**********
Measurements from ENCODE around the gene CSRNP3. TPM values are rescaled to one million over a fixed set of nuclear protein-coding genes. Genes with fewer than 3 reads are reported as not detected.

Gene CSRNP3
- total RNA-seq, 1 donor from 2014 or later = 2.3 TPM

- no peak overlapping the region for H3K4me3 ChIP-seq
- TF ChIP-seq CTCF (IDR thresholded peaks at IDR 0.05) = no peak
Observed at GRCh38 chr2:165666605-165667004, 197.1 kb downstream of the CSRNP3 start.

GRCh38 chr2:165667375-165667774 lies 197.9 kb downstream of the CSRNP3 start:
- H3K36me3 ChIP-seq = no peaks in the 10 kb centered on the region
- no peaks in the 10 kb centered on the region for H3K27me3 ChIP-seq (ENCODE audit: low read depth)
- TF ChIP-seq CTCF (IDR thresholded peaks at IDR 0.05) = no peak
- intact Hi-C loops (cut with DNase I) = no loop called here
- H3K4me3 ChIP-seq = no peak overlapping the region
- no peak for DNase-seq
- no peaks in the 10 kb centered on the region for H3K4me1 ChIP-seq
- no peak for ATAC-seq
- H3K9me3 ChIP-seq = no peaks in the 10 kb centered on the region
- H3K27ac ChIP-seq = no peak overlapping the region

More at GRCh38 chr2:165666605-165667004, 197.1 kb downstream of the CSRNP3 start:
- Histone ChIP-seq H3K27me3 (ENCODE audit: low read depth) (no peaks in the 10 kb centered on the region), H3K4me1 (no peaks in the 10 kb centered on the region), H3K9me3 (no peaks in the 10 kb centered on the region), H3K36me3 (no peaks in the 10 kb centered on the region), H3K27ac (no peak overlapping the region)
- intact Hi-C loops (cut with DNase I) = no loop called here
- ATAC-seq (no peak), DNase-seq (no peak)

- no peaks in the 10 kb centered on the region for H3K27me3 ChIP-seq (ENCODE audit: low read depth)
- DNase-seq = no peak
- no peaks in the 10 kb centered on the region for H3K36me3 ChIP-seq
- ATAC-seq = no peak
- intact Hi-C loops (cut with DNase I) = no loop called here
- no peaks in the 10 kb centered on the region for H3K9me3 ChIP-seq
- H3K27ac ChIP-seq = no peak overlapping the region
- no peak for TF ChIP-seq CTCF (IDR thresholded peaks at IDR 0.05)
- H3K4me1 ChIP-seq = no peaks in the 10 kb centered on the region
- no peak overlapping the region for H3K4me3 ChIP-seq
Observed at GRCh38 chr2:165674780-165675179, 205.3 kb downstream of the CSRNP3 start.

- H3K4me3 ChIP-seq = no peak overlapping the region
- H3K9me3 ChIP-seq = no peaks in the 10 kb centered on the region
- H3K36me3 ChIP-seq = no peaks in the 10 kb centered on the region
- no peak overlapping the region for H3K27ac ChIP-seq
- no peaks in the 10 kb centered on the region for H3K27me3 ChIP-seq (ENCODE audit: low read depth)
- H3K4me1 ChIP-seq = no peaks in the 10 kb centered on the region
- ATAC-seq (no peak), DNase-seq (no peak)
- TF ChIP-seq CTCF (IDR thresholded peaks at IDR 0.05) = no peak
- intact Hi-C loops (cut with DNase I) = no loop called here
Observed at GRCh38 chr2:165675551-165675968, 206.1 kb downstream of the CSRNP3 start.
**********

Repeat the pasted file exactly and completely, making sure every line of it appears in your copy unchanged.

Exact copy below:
Measurements from ENCODE around the gene CSRNP3. TPM values are rescaled to one million over a fixed set of nuclear protein-coding genes. Genes with fewer than 3 reads are reported as not detected.

Gene CSRNP3
- total RNA-seq, 1 donor from 2014 or later = 2.3 TPM

- no peak overlapping the region for H3K4me3 ChIP-seq
- TF ChIP-seq CTCF (IDR thresholded peaks at IDR 0.05) = no peak
Observed at GRCh38 chr2:165666605-165667004, 197.1 kb downstream of the CSRNP3 start.

GRCh38 chr2:165667375-165667774 lies 197.9 kb downstream of the CSRNP3 start:
- H3K36me3 ChIP-seq = no peaks in the 10 kb centered on the region
- no peaks in the 10 kb centered on the region for H3K27me3 ChIP-seq (ENCODE audit: low read depth)
- TF ChIP-seq CTCF (IDR thresholded peaks at IDR 0.05) = no peak
- intact Hi-C loops (cut with DNase I) = no loop called here
- H3K4me3 ChIP-seq = no peak overlapping the region
- no peak for DNase-seq
- no peaks in the 10 kb centered on the region for H3K4me1 ChIP-seq
- no peak for ATAC-seq
- H3K9me3 ChIP-seq = no peaks in the 10 kb centered on the region
- H3K27ac ChIP-seq = no peak overlapping the region

More at GRCh38 chr2:165666605-165667004, 197.1 kb downstream of the CSRNP3 start:
- Histone ChIP-seq H3K27me3 (ENCODE audit: low read depth) (no peaks in the 10 kb centered on the region), H3K4me1 (no peaks in the 10 kb centered on the region), H3K9me3 (no peaks in the 10 kb centered on the region), H3K36me3 (no peaks in the 10 kb centered on the region), H3K27ac (no peak overlapping the region)
- intact Hi-C loops (cut with DNase I) = no loop called here
- ATAC-seq (no peak), DNase-seq (no peak)

- no peaks in the 10 kb centered on the region for H3K27me3 ChIP-seq (ENCODE audit: low read depth)
- DNase-seq = no peak
- no peaks in the 10 kb centered on the region for H3K36me3 ChIP-seq
- ATAC-seq = no peak
- intact Hi-C loops (cut with DNase I) = no loop called here
- no peaks in the 10 kb centered on the region for H3K9me3 ChIP-seq
- H3K27ac ChIP-seq = no peak overlapping the region
- no peak for TF ChIP-seq CTCF (IDR thresholded peaks at IDR 0.05)
- H3K4me1 ChIP-seq = no peaks in the 10 kb centered on the region
- no peak overlapping the region for H3K4me3 ChIP-seq
Observed at GRCh38 chr2:165674780-165675179, 205.3 kb downstream of the CSRNP3 start.

- H3K4me3 ChIP-seq = no peak overlapping the region
- H3K9me3 ChIP-seq = no peaks in the 10 kb centered on the region
- H3K36me3 ChIP-seq = no peaks in the 10 kb centered on the region
- no peak overlapping the region for H3K27ac ChIP-seq
- no peaks in the 10 kb centered on the region for H3K27me3 ChIP-seq (ENCODE audit: low read depth)
- H3K4me1 ChIP-seq = no peaks in the 10 kb centered on the region
- ATAC-seq (no peak), DNase-seq (no peak)
- TF ChIP-seq CTCF (IDR thresholded peaks at IDR 0.05) = no peak
- intact Hi-C loops (cut with DNase I) = no loop called here
Observed at GRCh38 chr2:165675551-165675968, 206.1 kb downstream of the CSRNP3 start.